Site data will be collected from the hospitals and forwarded to the central clinical research database. Data management for the registry study will be performed by an independent third party (Le9 Health Technology, Shanghai). The third party will systematically perform data analysis and remove invalid values and outliers. If a data query is made, the relevant records will be traced and reviewed. The third party will be responsible for the protection of patient information, accuracy, study sites and adherence to protocol requirements.
We will search online databases for English clinical studies on cardiovascular disease and nicorandil. We will supplement the search with a list of candidate variables according to physicians’ clinical experience. Table 1 highlights the major study categories. We defined all variables prior to data analysis. Key endpoint variables were defined, including death, MI, stroke and hospitalisation due to angina attack (refer to the 2014 ACC/AHA Key Data Elements and Definitions for Cardiovascular Endpoint Events in Clinical Trials).
Data will be shown as mean (SD) and median for continuous data. For categorical data, values will be shown as % or counts. We will statistically assess all continuous variables using Kolmogorov-Smirnov tests. Normally distributed data will be shown as mean±SD and analysed by t-test or one-way analysis of variance assessments. Non-normal data will be shown as median with IQR and analysed using standard non-parametric methods. Discrete variables will be compared using X2 tests. It is likely that the characteristics of the patients and the physicians, risk of CHD, therapies and outcomes will correlate with each institution, and as such clustering analysis will be performed. We will employ models including logistic, linear, Cox proportional hazards and Poisson distributions to investigate and adjust intergroup differences. P values less than 0.05 will be considered significant.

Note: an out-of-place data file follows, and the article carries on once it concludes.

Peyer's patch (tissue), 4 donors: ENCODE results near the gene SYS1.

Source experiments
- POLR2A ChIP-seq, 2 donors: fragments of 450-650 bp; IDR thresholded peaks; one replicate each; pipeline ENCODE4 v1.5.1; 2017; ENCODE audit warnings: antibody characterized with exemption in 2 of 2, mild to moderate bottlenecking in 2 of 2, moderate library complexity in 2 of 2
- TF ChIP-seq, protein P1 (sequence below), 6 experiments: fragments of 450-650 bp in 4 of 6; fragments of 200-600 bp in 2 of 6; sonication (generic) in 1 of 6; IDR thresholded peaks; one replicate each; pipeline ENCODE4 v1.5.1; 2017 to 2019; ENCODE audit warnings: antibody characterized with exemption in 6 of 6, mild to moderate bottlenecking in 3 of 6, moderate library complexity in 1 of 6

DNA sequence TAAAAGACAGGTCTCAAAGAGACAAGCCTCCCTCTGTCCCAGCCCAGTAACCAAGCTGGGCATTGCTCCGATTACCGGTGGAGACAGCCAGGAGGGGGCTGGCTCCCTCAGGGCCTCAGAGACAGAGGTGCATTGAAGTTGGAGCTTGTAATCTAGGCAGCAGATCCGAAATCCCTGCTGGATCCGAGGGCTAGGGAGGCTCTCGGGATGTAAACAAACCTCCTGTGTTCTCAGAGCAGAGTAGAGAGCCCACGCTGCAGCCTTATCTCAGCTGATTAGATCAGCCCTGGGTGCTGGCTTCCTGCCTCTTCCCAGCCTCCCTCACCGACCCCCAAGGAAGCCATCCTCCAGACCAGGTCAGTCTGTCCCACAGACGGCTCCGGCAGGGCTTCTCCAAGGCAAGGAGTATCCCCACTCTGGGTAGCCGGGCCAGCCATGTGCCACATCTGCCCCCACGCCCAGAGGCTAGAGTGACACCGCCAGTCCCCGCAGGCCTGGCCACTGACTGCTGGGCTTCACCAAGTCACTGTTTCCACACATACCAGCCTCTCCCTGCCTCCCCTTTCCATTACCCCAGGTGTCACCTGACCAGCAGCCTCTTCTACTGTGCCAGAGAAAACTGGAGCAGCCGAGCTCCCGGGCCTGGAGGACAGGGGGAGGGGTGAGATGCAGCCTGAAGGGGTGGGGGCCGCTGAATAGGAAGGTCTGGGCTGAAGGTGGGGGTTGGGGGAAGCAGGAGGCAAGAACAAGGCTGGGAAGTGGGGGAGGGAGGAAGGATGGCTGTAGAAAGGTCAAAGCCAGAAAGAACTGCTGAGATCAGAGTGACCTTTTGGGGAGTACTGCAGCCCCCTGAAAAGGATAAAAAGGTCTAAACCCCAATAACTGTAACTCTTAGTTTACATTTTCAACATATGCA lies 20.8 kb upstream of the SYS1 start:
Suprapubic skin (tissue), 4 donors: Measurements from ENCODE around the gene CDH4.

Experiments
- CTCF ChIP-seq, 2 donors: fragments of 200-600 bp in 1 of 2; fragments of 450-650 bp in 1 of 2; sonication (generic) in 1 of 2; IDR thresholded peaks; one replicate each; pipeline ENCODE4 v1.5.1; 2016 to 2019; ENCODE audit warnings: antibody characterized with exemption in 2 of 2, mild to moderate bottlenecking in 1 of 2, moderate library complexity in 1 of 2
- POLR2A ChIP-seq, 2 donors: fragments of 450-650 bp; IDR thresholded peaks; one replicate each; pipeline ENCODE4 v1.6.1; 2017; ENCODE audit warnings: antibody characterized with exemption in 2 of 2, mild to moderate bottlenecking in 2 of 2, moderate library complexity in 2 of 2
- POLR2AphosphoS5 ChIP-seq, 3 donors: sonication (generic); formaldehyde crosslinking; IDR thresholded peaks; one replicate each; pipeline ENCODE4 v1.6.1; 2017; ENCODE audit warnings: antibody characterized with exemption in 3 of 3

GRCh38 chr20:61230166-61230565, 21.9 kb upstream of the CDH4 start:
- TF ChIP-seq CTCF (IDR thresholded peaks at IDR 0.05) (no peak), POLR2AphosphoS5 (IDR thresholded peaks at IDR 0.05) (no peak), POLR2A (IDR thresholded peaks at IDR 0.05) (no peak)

We anticipate the following analytical protocols: (1) patient demographics and CHD risk factors; (2) evaluation of 12-month major cardiovascular events (MI, stroke, rehospitalisation, death, revascularisation) in relation to KATP activator use for CHD; (3) comparisons of other clinical benefits (drug tolerance, duration of rehospitalisation, rehospitalisation expense); and (4) comparisons of adverse events and antiangina drug discontinuation according to antiangina therapy.
Assuming the rates of MACE are approximately 13.1% and 15.5% in the KATP activator group and the non-KATP activator group,28 33 respectively, 2129 patients in the KATP activator group (group sample size ratio at 1:4 after propensity score matching) will be required to provide 80% power at a two-sided significant level of 0.05. Considering that the number of patients using KATP activator in the three hospitals is far more than 2129 and the number of patients not using KATP activator is far more than 8515, we will include all patients meeting the inclusion and exclusion criteria.
Ethics and dissemination
Required ethics approvals have been obtained from associated institutions (Ethics Committee of Wuhan Tongji Hospital: Liao Jiazhi, Du Aiye, Chen Zhishui, Fang Feng, Yu Shiying, Liu Dong and Li Yaping). Le9 Health Technology (Shanghai) will control all data handling. Data access, privacy and research service agreements have been completed. Data will be published in a manuscript in appropriate peer-reviewed journals.
Start and end dates of the study
The start dates of this study in Tongji Hospital, Union Hospital and Wuhan Central Hospital are 20 September 2019, 28 May 2020, and 30 October 2019, and the end date is 31 September 2020.
The authors are grateful to Xiang You, Xinxin Chen, Kailing Liu and Lei Mo, Le9 Health Technology (Shanghai), for assistance during clinical data extraction.
PL and JC are joint first authors.
Contributors NZ, ZK and JH made substantial contributions to study conception. NZ and LS designed and supervised the study. PL, JC and NZ collected patients' data, provided administrative, technical and material support, and drafted the manuscript for important intellectual content. LS and JH completed the statistical analysis of the data.
Funding This work was supported by grants from the National Natural Science Foundation of China (no. 81570261).
Competing interests None declared.
Patient and public involvement Patients and/or the public were not involved in the design, or conduct, or reporting, or dissemination plans of this research.
Patient consent for publication Not required.
Provenance and peer review Not commissioned; externally peer reviewed.